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FDA/CMS Speaker Q&A

We asked our speakers to share their expertise on recent developments in federal drug regulations, industry changes, and the resulting impact on their work.

Dr. Sarfaraz Niazi, Adjunct Professor, Department of Biopharmaceutical Sciences at UIC College of Pharmacy


1) What will it take for biosimilars to succeed in the US market?

Broader participation of developers to expand the choices, a better understanding of the FDA guidance and several key changes in the process and regulations of approval.

2) What obstacles are the most challenging and what, in your expert opinion, are immediate solutions or workarounds?

Current cost of $100-200 Million is untenable; more creative approaches to strategic partnering with CROs and CMOs and creative approaches to establish bio similarity are needed.

3) How does and which federal regulation policies impact your work, and what positive changes do you hope to see in the near future?

Establishing bio similarity means assuring no clinically meaningful difference that should obviate any additional studies to support interchangeability; the tier-1 analytical similarity testing requires complete revision to support what is clinically meaningful.

Dr. Lindsay Rosenwald, Chairman, President and CEO of Fortress Biotech


1) Why are drugs so costly, and what are the driving factors that impact cost, directly and indirectly?

Critics often focus on the price of a single drug and neglect to consider risk and reward as a whole. The financial support of stockholders, venture capitalists, angel investors and others, is vital to the development of innovative treatments. However, because only a handful of the drugs that go into the clinic gain FDA approval, drug companies must entice investment support by facilitating ways for shareholders to not only recoup the cost of approved drugs, but also of the therapies that have been unsuccessful. In order for drug companies to continue to evaluate promising drug targets that may have major impacts on human health, it is important that, when looking at cost issues, we factor in not only the cost of developing a single drug, but also development costs for those that failed. 

 2) What would you say to critics who say, “Big pharma is in the business of selling medication, not finding cures”?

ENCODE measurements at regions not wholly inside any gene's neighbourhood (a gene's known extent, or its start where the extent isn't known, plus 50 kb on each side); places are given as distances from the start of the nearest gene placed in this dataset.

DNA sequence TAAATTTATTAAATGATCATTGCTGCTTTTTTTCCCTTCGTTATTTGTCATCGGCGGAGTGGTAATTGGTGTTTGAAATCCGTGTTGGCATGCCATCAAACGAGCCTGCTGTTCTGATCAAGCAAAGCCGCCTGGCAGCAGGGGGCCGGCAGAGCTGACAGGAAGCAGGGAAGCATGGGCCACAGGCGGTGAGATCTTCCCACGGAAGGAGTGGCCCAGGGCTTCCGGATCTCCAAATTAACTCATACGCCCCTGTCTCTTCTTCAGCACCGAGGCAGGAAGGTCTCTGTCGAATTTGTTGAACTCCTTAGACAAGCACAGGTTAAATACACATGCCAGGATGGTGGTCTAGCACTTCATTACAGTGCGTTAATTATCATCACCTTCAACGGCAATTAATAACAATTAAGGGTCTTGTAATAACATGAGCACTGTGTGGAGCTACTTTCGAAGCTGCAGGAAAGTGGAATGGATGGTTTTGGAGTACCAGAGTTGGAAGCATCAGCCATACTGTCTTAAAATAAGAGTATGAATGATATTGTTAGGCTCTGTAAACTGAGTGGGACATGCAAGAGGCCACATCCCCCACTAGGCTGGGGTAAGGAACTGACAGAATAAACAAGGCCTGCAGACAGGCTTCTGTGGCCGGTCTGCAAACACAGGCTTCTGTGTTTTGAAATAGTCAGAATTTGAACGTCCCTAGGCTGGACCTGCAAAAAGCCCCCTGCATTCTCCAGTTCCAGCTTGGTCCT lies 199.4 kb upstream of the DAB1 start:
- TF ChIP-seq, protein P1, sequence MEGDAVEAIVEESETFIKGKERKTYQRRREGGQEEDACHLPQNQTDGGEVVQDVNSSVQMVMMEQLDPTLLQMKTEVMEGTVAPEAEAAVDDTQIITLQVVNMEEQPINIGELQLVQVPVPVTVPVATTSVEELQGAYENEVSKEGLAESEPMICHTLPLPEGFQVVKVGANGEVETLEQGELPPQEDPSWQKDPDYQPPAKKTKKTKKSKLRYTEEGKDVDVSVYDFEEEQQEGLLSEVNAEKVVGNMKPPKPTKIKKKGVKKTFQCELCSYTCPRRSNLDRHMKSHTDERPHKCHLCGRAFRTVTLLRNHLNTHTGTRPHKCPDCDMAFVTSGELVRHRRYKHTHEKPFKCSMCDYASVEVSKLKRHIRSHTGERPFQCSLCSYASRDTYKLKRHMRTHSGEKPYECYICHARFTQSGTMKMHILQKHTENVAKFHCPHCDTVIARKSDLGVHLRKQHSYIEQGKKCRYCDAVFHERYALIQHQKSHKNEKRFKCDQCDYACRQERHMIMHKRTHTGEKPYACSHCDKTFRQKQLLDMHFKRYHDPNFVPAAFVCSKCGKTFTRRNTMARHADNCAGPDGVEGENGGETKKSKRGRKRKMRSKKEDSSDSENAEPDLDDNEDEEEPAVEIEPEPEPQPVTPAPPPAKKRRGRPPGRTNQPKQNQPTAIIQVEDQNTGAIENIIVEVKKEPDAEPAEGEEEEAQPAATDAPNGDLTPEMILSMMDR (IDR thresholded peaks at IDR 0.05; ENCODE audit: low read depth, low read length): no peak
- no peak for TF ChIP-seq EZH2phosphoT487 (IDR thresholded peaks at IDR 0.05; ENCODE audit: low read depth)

I don’t believe that’s accurate. In the past, biopharma companies have been focused on developing treatments for chronic conditions such as hypertension, hypercholesterolemia, etc. Hepatitis C, which was untreatable, is now completely curable through biopharma industry-developed medicines. These days, biopharma companies are not only focused on treating chronic diseases, but also developing cures through applications like gene therapy and gene editing. Companies are incentivized to work towards cures because if they don’t, they’ve missed an opportunity that competitors will surely take.

 3) How does, and which, federal regulation policies impact your work? What positive changes do you hope to see in the near future?

The FDA and its policies have the greatest impact on our work, as the agency implements development requirements to ensure that therapies are safe and effective. The FDA has implemented valuable incentive programs like Breakthrough Therapy designation and Priority Review, and is tuned into the need for faster approval of quality drugs. 

 In the future, the use of artificial intelligence may positively impact drug development by easing the burden of clinical trials without sacrificing efficacy or safety. As technology innovates to require fewer patients to undergo trials, biopharma companies will conserve resources, which can then be invested back into R&D. This may expedite drug development while directly influencing how treatments are priced. 

Dr. Jonathan Goldsmith, Associate Director Rare Disease Program at Center for Drug Evaluation and Research (CDER) Food and Drug Administration (FDA)


1) What are the latest trends and developments in rare diseases/research?

Rare Disease approvals continue to be ~40% of Novel New Drug approvals at the Office of New Drugs/CDER/FDA.

2) What benefits has PRVs served for the last decade? What have they failed to do?